A California company is offering its employees what it believes is a first-of-its-kind perk: $5,000 towards the purchase of a car that gets 45 miles per gallon or better.
Hyperion, a software company based in Silicon Valley, on Monday launched the program, describing it as a great way to combat global warming, clean the air and retain employees.
“Companies and individuals have extraordinary power to make a difference,” Hyperion CEO Godfrey Sullivan said in a statement announcing the initiative. “One of the most important steps an individual can take to improve the quality of our air is to drive a vehicle that goes further on a gallon or liter of gas. One of the most important steps a company can take is to help them.”
Several gas-electric hybrids, such as Toyota's Prius and Honda's Civic and Insight, are rated at better than 45 mpg by the Environmental Protection Agency. Electric cars, which are not easily available, would also qualify since they use no fossil fuel. Even some of the new, cleaner diesels could meet the standard, the company said.
Of particular concern to Hyperion is reducing fossil fuel emissions of carbon dioxide, a gas that many scientists tie to global warming.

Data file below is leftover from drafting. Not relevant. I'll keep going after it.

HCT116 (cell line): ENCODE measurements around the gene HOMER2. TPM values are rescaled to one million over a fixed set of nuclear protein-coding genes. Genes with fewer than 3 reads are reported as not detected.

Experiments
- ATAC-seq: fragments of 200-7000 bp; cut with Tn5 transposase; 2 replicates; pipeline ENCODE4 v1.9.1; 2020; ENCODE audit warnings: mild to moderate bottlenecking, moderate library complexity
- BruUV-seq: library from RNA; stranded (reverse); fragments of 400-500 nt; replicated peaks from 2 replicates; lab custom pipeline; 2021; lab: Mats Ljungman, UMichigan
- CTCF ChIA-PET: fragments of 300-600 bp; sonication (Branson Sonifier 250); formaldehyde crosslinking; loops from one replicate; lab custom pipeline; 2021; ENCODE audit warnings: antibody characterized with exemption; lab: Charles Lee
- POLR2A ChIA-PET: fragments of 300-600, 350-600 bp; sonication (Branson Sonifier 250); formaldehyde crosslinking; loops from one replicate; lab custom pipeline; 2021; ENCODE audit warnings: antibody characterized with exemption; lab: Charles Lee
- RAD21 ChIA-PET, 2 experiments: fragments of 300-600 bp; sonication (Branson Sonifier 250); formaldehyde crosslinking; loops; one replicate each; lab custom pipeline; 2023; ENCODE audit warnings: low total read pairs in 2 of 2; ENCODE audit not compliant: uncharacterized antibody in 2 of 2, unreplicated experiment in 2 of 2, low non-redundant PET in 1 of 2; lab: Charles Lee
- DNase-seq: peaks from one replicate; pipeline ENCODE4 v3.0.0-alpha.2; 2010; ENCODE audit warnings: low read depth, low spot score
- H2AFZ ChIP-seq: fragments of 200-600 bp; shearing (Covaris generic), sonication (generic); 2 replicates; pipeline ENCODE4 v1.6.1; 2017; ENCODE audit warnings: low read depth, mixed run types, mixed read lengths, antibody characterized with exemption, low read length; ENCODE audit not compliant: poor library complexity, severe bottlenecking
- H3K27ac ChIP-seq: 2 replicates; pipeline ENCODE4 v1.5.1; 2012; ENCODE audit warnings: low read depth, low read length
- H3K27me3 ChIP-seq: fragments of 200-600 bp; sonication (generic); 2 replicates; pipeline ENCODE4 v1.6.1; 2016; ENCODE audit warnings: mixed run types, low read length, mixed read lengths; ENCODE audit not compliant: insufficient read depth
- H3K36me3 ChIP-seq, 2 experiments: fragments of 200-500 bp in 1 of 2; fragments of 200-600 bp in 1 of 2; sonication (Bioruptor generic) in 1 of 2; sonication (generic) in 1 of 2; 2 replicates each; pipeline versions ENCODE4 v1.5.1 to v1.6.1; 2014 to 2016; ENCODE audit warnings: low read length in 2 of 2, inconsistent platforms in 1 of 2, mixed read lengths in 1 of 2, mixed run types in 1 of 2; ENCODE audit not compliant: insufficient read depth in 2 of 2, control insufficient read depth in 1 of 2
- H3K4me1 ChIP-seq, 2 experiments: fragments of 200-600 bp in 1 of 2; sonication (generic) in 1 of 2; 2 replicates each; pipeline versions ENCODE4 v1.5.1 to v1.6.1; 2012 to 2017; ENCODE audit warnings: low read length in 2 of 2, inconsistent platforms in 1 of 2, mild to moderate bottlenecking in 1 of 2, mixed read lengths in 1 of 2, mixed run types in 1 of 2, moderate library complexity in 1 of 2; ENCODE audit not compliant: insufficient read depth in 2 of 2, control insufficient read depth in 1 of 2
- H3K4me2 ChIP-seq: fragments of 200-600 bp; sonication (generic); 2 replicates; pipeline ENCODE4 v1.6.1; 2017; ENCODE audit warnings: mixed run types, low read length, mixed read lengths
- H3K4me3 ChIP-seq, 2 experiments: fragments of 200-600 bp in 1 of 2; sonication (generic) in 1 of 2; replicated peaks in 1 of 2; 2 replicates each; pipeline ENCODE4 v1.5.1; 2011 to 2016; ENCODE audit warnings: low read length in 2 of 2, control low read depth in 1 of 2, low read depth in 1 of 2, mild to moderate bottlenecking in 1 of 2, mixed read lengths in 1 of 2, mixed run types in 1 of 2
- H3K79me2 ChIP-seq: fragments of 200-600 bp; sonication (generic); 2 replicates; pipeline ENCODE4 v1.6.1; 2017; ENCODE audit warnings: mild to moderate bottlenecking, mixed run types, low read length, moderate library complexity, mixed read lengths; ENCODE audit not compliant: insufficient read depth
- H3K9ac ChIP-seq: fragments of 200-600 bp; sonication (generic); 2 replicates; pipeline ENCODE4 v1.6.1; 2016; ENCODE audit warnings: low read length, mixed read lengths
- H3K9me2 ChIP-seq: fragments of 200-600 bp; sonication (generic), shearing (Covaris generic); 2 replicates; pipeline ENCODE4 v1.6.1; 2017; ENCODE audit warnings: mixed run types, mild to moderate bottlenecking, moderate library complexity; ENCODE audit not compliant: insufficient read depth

Doubling one's car mileage to 45 mpg can reduce CO2 emissions by as much as three tons per person per year, Hyperion noted. The EPA estimates per person annual emissions of CO2 is 22 tons.
Hyperion has 2,600 employees and anyone with more than a year at the company can qualify. The company said it will fund up to 200 employees each year and that reimbursements are on a first come, first served basis.
Hybrids and diesels are typically several thousand dollars more expensive than gasoline peers. A federal income tax deduction is available on new purchases of hybrids, but the amount is gradually being reduced.
Looking for partners
The software maker said it hoped other companies would emulate its program, and promised to share what it has learned with others.
"Since we just announced it this morning, we have not yet learned of any other companies who plan to emulate it," said Hyperion spokesman Bob Schettino, "but we will publish periodic updates on the program."
In a letter to potential partners, Sullivan reflected on his company's philosophy.
“We know we are not necessarily going to change the world through this initiative," he wrote, "but it's our aim at Hyperion to get people thinking about change, about making a difference.”
Background on the initiative is online at www.hyperion.com/driveclean.